This jar is not your average jar—but then again, it's not your average jar because, well, it is your average jar. Its significance is that it's normal, average, commercial—something you could expect in any and every household. Yet, in this poem, it's been placed into the wilderness, and in this new context, gains a whole new meaning. The jar stands up as a man-made, civilized object in a world that perpetuates itself knowing no laws. Thus, the jar has become a symbol, and is no longer just an object, making it all the more important that we pay attention to its appearances in this poem.
Title: This title lets us know that this poem will be about a jar. It's also possibly an allusion, or reference, to the poet John Keats' "Ode on a Grecian Urn."
Line 1: This line sets up the imagery of the scene surrounding the jar. With the crucial mention of the word "I," and the state of Tennessee, it shows us that the wilderness in which we later come to see the jar is actually accessible by man, and within a state whose boundaries, certainly, were drawn by men.
Line 2: Surprise, surprise: the jar is round. Aren't most jars round? Well, yes. And so, indeed, are hills. This line makes the scene seem quite ordinary—though we have no idea why the speaker felt the random urge to place the jar on a hill, in Tennessee. Still, we're intrigued.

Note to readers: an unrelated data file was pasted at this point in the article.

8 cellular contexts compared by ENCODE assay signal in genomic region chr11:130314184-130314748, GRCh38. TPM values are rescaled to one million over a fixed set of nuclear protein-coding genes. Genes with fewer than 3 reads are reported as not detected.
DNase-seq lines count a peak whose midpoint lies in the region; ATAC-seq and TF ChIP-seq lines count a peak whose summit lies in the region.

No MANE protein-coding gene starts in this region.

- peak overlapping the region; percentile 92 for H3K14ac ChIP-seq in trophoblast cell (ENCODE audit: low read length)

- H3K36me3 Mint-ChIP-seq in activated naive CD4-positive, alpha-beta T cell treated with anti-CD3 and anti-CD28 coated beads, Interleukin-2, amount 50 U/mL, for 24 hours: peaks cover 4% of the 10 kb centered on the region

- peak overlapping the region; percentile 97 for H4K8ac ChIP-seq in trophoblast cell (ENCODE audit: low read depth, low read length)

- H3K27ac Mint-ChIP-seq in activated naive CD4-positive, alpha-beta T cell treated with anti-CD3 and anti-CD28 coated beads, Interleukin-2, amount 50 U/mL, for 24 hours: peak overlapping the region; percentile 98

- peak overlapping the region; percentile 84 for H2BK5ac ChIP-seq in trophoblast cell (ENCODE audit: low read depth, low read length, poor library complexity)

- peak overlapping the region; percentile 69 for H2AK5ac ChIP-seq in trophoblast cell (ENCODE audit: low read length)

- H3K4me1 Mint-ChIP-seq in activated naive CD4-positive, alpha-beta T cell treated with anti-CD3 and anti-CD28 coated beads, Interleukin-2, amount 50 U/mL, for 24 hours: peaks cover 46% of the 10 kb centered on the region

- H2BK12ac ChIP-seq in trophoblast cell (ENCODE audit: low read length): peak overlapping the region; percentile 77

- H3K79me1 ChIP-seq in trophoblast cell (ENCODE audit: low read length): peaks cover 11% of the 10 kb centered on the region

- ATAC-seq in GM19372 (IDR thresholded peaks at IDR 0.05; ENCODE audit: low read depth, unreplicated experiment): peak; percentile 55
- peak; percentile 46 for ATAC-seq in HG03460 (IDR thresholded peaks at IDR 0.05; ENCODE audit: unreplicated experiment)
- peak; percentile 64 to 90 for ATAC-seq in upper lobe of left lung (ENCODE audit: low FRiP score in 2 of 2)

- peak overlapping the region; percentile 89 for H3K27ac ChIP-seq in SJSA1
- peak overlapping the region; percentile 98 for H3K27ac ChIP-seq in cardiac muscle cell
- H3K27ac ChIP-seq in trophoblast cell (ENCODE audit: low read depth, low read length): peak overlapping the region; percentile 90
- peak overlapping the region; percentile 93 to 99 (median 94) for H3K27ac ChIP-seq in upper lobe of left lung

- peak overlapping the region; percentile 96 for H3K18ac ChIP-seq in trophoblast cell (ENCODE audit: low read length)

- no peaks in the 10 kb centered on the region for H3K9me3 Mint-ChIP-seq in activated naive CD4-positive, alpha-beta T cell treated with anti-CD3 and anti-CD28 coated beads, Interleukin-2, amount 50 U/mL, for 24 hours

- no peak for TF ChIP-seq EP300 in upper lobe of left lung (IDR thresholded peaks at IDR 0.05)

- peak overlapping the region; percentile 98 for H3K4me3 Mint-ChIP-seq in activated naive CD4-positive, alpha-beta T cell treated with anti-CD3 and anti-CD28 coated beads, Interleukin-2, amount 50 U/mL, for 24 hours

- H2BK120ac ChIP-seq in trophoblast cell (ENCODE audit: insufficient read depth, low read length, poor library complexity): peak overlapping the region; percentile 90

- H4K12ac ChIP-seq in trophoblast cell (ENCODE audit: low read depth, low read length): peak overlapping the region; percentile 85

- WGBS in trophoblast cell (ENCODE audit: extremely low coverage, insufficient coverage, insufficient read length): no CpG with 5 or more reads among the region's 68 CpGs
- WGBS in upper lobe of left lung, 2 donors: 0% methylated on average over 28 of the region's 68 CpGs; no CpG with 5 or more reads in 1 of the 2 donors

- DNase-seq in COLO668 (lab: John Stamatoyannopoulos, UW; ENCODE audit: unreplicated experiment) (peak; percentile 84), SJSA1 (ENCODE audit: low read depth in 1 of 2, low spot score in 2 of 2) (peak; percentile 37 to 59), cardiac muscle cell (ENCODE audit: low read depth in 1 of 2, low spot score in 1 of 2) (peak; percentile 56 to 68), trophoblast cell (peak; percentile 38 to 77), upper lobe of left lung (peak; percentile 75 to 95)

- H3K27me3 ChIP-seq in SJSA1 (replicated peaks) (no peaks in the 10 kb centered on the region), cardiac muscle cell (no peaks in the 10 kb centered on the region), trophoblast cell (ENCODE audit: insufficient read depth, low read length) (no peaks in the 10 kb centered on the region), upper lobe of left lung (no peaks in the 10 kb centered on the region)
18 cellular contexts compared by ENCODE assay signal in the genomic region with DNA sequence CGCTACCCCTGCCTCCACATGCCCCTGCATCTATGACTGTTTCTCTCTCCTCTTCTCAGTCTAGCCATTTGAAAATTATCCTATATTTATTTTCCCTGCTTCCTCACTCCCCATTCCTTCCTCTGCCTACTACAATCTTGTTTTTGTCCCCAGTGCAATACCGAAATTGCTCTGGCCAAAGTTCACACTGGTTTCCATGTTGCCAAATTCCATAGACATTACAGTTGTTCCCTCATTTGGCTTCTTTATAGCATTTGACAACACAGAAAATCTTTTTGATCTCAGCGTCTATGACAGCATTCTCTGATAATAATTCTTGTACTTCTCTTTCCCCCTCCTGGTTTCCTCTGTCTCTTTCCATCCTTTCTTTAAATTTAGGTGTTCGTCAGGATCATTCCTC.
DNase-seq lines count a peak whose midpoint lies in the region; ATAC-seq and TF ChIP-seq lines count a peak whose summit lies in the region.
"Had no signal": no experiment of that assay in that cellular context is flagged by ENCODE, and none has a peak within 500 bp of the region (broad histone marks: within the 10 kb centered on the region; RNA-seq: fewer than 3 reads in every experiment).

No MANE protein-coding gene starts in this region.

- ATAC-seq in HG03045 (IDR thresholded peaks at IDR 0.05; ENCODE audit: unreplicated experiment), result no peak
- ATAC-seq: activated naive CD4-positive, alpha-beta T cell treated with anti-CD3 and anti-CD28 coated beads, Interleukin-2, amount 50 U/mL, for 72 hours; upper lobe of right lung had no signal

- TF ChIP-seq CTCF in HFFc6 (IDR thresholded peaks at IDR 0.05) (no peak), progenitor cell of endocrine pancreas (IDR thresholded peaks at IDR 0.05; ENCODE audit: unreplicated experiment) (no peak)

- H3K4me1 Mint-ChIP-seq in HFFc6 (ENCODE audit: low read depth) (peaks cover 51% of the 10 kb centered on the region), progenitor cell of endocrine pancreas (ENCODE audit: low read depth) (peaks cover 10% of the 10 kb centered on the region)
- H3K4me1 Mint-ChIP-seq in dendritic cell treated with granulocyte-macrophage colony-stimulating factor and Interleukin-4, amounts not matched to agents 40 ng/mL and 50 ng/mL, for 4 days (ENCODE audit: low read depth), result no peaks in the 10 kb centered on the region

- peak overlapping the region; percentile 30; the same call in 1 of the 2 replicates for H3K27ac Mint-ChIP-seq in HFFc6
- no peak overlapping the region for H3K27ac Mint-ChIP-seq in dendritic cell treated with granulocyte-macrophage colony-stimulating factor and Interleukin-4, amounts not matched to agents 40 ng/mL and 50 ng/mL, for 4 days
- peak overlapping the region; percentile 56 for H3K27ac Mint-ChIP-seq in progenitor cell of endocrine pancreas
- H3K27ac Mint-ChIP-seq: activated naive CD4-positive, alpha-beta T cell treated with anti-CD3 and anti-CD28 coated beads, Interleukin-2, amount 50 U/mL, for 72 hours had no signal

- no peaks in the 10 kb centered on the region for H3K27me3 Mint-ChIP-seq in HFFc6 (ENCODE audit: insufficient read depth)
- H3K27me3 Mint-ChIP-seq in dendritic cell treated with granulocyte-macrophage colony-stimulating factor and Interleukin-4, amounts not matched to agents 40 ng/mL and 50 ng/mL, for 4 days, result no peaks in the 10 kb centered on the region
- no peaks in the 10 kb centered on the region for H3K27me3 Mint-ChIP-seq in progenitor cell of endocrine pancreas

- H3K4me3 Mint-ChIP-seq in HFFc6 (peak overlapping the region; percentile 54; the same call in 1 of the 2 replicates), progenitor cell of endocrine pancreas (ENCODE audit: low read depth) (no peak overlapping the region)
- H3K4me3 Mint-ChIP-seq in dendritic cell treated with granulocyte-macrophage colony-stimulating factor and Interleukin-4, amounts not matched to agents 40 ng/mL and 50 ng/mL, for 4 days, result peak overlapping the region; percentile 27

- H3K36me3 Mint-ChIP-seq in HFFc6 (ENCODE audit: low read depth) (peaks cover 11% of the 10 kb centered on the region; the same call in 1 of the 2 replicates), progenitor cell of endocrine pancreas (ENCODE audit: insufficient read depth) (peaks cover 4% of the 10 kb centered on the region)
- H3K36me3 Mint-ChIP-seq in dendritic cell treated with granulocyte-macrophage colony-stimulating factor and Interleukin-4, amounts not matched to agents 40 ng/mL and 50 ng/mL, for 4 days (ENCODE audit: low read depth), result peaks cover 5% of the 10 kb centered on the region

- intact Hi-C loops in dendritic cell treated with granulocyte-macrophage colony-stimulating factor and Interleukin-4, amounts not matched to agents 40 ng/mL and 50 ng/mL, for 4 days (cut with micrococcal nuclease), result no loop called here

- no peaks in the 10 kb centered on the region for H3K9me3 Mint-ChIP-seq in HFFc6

Line 3: This line is showing us personification, because the jar is taking on human characteristics. Jars can't make anyone do anything—they're not human, they can't persuade. Okay, maybe if they're full of fruit, they can make us salivate, but it's still not the jar, it's the fruit. But that's what's so fun about personification—it opens up a whole new world for our imagination, and a world of power for the jar.
Line 7: Again, we hear about the roundness of the jar. This line shows us some internal rhyme, with "round" and "ground." (More about those sounds in the "Sound Check" section.) It also sets the scene some more, showing us that this jar wasn't special enough to be put on a bush, or a stump. It's just on the ground, on a hill.
Line 8: Again, this line seems like personification. We'd expect to hear about a person being tall, and a person's "port" (according to that definition which means way of carrying oneself). But no, we still see the jar. It can also be a port, as in a harbor—perhaps between wilderness and civilization, the man-made and the self-grown.
Line 10: This is one powerful jar. Some think the word "dominion" could be a historical reference to a type of jar that was popular in the 1920s, when this poem was written, the "Dominion Wide Mouth Special."
Line 10: Here, we see again how this is just described as a normal jar. But this normal, man-made object, has the power to distort the wilderness.
Line 11: This line again contrasts the jar to the wilderness. The jar, obviously, cannot procreate, whereas birds and bushes have their ways of spreading without man's help. So, the jar's powers are limited after all.